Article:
Daily Archives: Sep 1, 2011

Inevitably, perhaps, private-sector economists have lowered their economic growth forecasts for Mexico this year. In a report published on Thursday by the country’s central bank, the monthly poll of leading economists showed that the consensus for 2011 growth dropped to 3.81 per cent from 4.24 per cent just last month.

The fall in expectations is a clear reaction to the stream of disappointing economic data that has come out of the US recently. But it’s not all bad news for Mexico. Read more

The Argentine central bank’s sales of foreign currency reserves have reached a two-year high. But there’s nothing to worry about says Mercedes Marcó del Pont, governor of Argentina’s central bank.

She says the peso is competitive, there’s no risk of a sudden devaluation, accelerating capital flight is just a pre-electoral thing, and even if reserves slip below $50bn, there’s nothing to be concerned about because Argentina is using those reserves to pay off debt, and that is “virtuous”. Read more

Brazil’s central bank has not been the centre of such controversy for years.

Policymakers’ shock decision to cut the country’s benchmark interest rate by 50 basis points on Wednesday night has sparked off a heated debate among economists.

‘Danger’, ‘risk’, and ‘loss of credibility’ have been the buzz words among some Brazilian analysts on Thursday. Central bank president Alexandre Tombini has even gained the nickname Pombini, a play on the Portuguese word for dove (‘pombo’).

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The risk of further decline in Europe and the US is growing while Asia is growing and attracting investment. Robert Subbaraman, Nomura’s chief economist for Asia ex-Japan, tells the FT’s Robert Cookson what he thinks would happen if the worst case scenario comes to pass.

Ollanta Humala, Peru's presidentStriking workers at Shougang’s iron ore mine on Peru’s south coast have put the spotlight on Chinese investment.

Chinese companies are expected to invest some $10bn in the Andean nation in the next five years, about a fifth of the anticipated foreign investment. So questions of how Chinese operations are managed – and for whose benefit – are critically important, particularly with new president Ollanta Humala pledging simultaneously to safeguard investors’ interests and spread the fruits of economic growth more equally. Read more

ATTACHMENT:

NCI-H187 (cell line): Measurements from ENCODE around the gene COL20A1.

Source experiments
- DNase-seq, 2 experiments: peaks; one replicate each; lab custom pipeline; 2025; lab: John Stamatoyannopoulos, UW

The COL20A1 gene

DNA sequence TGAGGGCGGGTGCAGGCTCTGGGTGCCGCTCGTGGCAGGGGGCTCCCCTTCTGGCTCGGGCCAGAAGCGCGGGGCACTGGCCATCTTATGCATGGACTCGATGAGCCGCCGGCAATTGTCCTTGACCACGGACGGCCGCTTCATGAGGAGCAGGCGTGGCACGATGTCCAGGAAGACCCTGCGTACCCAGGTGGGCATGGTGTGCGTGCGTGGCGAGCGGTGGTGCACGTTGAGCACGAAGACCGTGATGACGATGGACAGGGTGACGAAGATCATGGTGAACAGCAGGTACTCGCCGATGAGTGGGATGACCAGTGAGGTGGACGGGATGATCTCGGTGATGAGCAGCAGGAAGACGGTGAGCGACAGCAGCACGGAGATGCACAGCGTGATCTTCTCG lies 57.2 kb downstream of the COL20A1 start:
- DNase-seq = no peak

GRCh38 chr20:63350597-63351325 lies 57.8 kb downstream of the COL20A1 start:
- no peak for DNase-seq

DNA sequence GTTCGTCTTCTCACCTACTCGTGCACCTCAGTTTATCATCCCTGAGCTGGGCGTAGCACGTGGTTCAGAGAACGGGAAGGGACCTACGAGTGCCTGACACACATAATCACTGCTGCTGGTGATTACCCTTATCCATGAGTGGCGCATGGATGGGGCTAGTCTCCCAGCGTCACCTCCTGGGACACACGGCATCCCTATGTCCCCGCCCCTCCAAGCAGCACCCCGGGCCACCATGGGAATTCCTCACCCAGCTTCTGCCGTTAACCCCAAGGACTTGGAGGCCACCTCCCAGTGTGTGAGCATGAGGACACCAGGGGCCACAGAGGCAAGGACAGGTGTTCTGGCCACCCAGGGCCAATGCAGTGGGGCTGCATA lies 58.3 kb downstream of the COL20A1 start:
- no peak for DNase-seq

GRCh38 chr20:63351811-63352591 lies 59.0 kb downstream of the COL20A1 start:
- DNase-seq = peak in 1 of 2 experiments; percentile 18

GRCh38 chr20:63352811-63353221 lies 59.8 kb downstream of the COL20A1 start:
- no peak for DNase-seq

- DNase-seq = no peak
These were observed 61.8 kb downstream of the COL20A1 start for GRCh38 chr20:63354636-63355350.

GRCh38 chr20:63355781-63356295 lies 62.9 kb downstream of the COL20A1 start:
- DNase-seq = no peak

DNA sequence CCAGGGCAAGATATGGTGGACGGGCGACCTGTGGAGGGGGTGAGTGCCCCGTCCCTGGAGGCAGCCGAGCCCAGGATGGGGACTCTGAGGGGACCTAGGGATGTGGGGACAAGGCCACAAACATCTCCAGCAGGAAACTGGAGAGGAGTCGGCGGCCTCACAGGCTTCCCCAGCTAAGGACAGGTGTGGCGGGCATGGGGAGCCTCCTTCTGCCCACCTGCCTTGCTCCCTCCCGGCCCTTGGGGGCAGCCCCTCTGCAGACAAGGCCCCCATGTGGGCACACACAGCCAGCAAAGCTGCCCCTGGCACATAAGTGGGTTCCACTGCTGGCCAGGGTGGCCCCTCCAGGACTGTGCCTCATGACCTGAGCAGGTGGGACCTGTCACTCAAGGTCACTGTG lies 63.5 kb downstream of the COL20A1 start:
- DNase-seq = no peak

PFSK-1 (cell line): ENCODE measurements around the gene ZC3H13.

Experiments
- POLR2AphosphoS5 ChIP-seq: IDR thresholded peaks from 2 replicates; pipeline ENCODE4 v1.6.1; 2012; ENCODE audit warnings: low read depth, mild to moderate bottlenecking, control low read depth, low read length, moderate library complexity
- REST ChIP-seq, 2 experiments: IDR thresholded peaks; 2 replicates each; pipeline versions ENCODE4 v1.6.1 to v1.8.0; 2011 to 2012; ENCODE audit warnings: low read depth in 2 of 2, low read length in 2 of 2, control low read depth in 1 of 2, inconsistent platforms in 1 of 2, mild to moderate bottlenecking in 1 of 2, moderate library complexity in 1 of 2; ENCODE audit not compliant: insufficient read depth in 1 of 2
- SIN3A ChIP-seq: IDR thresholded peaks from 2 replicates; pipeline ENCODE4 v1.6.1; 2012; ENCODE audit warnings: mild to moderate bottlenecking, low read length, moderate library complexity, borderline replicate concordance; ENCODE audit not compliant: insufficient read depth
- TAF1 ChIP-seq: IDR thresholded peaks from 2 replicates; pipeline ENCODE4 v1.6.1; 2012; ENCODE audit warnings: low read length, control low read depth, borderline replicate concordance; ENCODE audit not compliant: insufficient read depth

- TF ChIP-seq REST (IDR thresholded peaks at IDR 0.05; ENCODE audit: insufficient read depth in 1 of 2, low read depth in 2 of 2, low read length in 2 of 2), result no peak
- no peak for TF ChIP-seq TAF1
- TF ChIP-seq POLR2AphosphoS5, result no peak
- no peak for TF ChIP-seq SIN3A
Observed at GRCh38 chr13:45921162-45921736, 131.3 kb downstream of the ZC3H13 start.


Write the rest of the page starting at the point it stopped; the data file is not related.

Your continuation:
The first photos of the new Volkswagen model Up! were released only a few days ago. The associated press release talked about a car that’s small, but full of potential. Just like the country where it’s to be assembled.

The decision to make Up! in Slovakia underlines the importance of the kind of foreign investment that often goes unnoticed – the expansion of factories where ribbons were cut years ago. Volkswagen arrived in Slovakia in the early 90s and opened a factory in Martin 11 years ago: so it already part of the landscape. But with eurozone growth slowing and domestic demand weak, the new model can bring Slovakia a much-needed boost. Read more

Serbian customer takes money from an ATM in BelgradeSerbia’s swift conclusion of a €1bn precautionary agreement with the International Monetary Fund this week has boosted confidence in the Balkan state despite the general economic gloom.

Belgrade says it’s only a just-in-case arrangement which it has no intention of using unless unforeseen shocks strike. But it’s a wise move – Serbia needed IMF support after 2008 and may need it again if the international enviroment gets any worseRead more

“Give me a one-handed economist!” President Truman used to ask. But look around the world at the moment, and it is divided between economists offering the kind of “on the one hand, on the other hand” advice that so exasperated Truman.